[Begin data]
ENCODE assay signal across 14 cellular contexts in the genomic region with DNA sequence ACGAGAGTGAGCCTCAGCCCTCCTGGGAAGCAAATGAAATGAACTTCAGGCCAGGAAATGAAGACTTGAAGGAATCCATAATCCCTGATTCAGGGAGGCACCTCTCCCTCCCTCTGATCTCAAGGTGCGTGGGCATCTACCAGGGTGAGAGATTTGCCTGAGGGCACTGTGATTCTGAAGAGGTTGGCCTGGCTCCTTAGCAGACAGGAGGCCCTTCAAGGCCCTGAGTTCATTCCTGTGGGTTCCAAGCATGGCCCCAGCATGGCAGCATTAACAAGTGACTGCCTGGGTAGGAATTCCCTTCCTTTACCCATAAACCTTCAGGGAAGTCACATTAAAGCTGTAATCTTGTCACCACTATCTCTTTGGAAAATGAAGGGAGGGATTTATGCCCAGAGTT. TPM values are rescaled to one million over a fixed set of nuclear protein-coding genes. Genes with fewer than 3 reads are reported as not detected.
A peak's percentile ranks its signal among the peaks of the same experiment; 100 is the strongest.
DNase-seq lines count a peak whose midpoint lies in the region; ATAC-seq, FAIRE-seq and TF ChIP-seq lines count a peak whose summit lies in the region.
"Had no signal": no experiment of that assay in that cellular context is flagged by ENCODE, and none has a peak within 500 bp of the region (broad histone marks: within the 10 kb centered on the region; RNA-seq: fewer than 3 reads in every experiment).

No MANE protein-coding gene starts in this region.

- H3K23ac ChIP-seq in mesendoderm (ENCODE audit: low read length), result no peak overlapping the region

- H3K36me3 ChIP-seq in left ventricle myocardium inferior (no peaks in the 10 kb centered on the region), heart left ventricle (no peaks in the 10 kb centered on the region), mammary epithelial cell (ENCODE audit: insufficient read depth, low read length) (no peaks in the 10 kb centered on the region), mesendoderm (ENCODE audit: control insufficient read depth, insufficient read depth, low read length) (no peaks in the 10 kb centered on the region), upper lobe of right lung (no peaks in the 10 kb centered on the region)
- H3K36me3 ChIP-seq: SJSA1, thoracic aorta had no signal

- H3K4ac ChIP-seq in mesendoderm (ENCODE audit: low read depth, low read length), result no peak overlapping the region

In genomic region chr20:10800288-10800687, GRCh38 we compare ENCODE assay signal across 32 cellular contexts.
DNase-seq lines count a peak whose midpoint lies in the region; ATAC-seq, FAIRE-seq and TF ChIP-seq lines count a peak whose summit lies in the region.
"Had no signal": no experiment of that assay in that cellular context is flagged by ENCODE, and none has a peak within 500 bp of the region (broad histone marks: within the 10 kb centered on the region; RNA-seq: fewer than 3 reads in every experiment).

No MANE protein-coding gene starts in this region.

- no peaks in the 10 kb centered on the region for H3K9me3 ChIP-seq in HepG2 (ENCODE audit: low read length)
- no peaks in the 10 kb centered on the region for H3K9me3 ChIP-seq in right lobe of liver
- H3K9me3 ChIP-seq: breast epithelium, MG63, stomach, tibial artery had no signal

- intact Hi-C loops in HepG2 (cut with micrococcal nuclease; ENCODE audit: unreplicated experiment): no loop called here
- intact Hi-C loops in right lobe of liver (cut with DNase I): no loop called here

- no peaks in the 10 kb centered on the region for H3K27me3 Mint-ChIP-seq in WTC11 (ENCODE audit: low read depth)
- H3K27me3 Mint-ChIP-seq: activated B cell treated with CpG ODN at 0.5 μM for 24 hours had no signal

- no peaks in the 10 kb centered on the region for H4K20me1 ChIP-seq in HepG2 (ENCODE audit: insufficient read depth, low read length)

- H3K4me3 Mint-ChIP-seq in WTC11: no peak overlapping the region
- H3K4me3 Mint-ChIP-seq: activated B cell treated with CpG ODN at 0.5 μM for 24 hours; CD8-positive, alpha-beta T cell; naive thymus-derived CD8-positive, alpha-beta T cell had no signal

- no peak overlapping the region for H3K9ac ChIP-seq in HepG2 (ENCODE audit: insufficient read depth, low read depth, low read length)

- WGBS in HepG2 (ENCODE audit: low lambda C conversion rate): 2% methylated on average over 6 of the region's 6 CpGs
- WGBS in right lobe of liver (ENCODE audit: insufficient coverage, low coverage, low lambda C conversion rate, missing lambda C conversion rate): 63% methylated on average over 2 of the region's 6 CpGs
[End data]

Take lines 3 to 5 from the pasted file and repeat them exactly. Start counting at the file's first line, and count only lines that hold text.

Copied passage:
DNase-seq lines count a peak whose midpoint lies in the region; ATAC-seq, FAIRE-seq and TF ChIP-seq lines count a peak whose summit lies in the region.
"Had no signal": no experiment of that assay in that cellular context is flagged by ENCODE, and none has a peak within 500 bp of the region (broad histone marks: within the 10 kb centered on the region; RNA-seq: fewer than 3 reads in every experiment).

No MANE protein-coding gene starts in this region.